The Spasht: This band from Chennai is shaking it up with Carnatic Acapella

This five-month-old Carnatic Acapella band talks about how the essence of Carnatic music has been lost and how they're keen on reviving the value attributed to Indian classical music
The members of the Carnatic Acapella band, The Spasht
The members of the Carnatic Acapella band, The Spasht

You've probably heard carnatic singers by the dozen and acapella groups come out of the woodwork, but when was the last time the twain met?

Meet The Spasht, a Chennai-based band of five college students who got together and created an amazingly lit Carnatic Acapella band. We talk to the founding members of the band about how they came up with Carnatic Acapella and the way it works. These musically creative youngsters also share with us the importance of Carnatic music and their determination towards retaining the significance of Indian classical music in the growing culture of music in the country. Excerpts from a fun chat:

What inspired the idea of a Carnatic Acapella Group? What was your intended motive?

All of us are trained Carnatic singers. The core beauty or the essence of Carnatic music is not understood by people. We want to explore the beauty of Indian classical music and perform it with certain elements that youngsters will listen to like using konnakol, beatboxing and acapella. As for acapella, it has a very wide reach right now. And acapella with Carnatic music sounded really unique. So we took it forward with the aim of uniting people through music.

Members of The Spasht

  • Sneghaa Kannan, Madhuvanthy, Aadharshini, Keerthana and Srilatha - Acapella

  • Srimathi - Vocalist

  • Sanath Kumar, Varun Athreya - Percussionists 

When and how did The Spasht begin?

All of us are college students and met in college (Shri Shankarlal Sundarbai Shasun Jain College, T Nagar). Whenever we were free, we used to come and jam together because we had this love for music. So eventually we realized that we had a connect with each other and sounded really good as a group. We started uploading videos on Instagram, we named our band The Spasht and became an acapella band.

Why the name The Spasht? What meaning does the word hold?

Spasht means clarity in Sanskrit. We didn’t spend a lot of time deciding what to name our band. It just happened. The same way/manner our band was formed. The essence of the songs we sing, our shruthi, the lyrics we sing, all of this should be clear.

The Spasht performing at the TEDxNapierBridge

What does The Spasht aspire to do in the future?

We want to experiment more and more with music. Carnatic music is losing its value and charm among people, especially among youngsters. You can see that if you just happen to go for a Carnatic music concert, you will prominently find only elderly people. Through our music, we want to reach the youngsters, our target audience; after all, we’re the torchbearers.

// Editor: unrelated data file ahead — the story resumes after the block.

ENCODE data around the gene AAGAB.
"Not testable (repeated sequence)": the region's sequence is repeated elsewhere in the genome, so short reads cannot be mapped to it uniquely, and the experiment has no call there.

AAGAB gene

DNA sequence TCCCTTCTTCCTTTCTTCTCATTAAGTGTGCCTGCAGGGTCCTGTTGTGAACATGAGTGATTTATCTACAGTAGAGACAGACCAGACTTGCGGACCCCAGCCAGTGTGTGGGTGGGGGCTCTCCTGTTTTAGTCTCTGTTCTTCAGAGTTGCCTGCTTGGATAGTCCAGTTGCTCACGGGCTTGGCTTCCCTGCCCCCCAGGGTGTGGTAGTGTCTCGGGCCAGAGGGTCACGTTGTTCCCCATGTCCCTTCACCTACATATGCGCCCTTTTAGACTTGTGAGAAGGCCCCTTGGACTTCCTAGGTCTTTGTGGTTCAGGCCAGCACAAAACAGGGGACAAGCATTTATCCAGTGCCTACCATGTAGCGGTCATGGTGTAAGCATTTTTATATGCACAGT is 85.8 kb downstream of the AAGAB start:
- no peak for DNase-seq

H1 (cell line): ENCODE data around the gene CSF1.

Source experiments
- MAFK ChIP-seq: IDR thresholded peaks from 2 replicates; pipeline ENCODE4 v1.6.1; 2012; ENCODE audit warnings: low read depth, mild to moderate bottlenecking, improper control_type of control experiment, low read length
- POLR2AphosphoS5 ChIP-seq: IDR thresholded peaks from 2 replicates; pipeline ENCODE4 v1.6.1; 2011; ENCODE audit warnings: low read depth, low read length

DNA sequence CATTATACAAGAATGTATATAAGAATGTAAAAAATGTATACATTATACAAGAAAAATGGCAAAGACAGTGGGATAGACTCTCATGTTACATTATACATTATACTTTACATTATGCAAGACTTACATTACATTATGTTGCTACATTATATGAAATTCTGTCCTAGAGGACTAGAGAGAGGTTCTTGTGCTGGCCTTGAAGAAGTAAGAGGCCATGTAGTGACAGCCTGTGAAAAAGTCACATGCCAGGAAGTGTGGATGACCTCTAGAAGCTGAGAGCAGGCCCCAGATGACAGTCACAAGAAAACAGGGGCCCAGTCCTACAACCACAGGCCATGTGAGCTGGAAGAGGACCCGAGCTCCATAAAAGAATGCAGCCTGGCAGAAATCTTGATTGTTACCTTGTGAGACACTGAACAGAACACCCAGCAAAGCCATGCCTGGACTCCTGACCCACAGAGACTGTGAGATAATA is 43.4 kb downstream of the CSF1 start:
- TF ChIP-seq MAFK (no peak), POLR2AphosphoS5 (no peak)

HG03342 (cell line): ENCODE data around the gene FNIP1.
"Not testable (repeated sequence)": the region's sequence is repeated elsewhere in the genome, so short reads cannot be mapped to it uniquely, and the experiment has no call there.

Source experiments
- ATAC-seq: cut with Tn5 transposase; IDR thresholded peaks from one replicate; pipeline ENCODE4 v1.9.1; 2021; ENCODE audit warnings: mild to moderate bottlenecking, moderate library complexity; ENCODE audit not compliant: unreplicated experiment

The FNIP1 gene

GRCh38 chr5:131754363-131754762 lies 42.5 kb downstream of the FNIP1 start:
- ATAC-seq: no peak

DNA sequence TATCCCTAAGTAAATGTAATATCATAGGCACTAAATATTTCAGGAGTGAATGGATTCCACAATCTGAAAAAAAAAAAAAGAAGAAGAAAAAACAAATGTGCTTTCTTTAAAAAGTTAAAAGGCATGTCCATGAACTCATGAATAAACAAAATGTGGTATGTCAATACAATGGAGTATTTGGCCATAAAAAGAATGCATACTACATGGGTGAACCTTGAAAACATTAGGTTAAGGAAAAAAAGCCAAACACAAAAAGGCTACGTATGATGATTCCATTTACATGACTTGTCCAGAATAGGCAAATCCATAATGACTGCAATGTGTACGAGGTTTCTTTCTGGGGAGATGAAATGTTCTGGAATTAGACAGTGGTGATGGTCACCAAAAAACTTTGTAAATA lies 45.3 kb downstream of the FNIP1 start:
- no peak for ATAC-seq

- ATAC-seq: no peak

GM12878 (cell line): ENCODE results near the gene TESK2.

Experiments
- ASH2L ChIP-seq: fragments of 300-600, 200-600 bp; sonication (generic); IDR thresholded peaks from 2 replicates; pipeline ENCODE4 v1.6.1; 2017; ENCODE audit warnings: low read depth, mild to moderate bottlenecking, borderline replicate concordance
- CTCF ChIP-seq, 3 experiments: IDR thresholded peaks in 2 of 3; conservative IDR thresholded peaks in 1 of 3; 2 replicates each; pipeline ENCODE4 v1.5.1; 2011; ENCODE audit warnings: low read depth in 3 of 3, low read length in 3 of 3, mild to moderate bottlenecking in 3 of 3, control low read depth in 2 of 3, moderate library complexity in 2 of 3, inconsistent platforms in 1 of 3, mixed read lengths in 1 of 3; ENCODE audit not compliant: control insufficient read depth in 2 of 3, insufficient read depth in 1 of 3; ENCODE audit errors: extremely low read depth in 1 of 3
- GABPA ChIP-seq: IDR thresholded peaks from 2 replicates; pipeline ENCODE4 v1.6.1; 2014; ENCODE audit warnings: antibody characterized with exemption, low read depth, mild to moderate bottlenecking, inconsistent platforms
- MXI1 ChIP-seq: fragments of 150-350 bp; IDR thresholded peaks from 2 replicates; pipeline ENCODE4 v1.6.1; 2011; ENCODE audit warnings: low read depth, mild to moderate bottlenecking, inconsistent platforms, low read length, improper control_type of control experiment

How receptive have the Carnatic music listeners or the general audience been?

Our first experimentation with Carnatic Acapella was at TEDxNapierBridge. The audience really liked listening to us perform since it was something new. Singing simple acapella for the song Aigiri Nandini helped convey the message of the event through music. It showed how much music could connect people in the audience that day.

Did you have to face any hardships or are facing any now with regard to the formation of the band or the functioning of it?

Honestly, none at all. In fact, our college is very supportive of our work. They have offered to sponsor our The Madrasi Kaapi tour. They provide us with all kinds of permissions and allocations of time for our practice. Everyone around us is being as helpful as they can.

The vocalists of the band 

How supportive are your family and friends?

We have extremely supportive family and friends. They’re very happy with the kind of content that we put out. They sometimes pitch in their opinions. Initially, they thought we were just whiling away our time without studying. But later on with our performance at TEDx and other events, they started to understand the magnitude of what we were doing.

Will you remain to be a Carnatic Acapella Group or will you move on to other kinds of music too?

Of course! Carnatic Acapella is one of the very prominent ideas that popped up with our group. With time, we aspire to explore and experiment with all genres of music. We are sure there will be the birth of new ideas with music.

The Spasht performing

The Spasht as a band finds Agam, a fusion band to be very inspiring.

Is The Spasht going to become a professional music group in the future?

Definitely, yes. We are going to go on a tour called The Madrasi Kaapi. The tour started mid-February at Maadi Spaces, Kodambakkam in Chennai. After this, we will be going to Bengaluru, Kochi, Coimbatore, Tiruchy and Hyderabad. We might go to Pondicherry and Mumbai as well.

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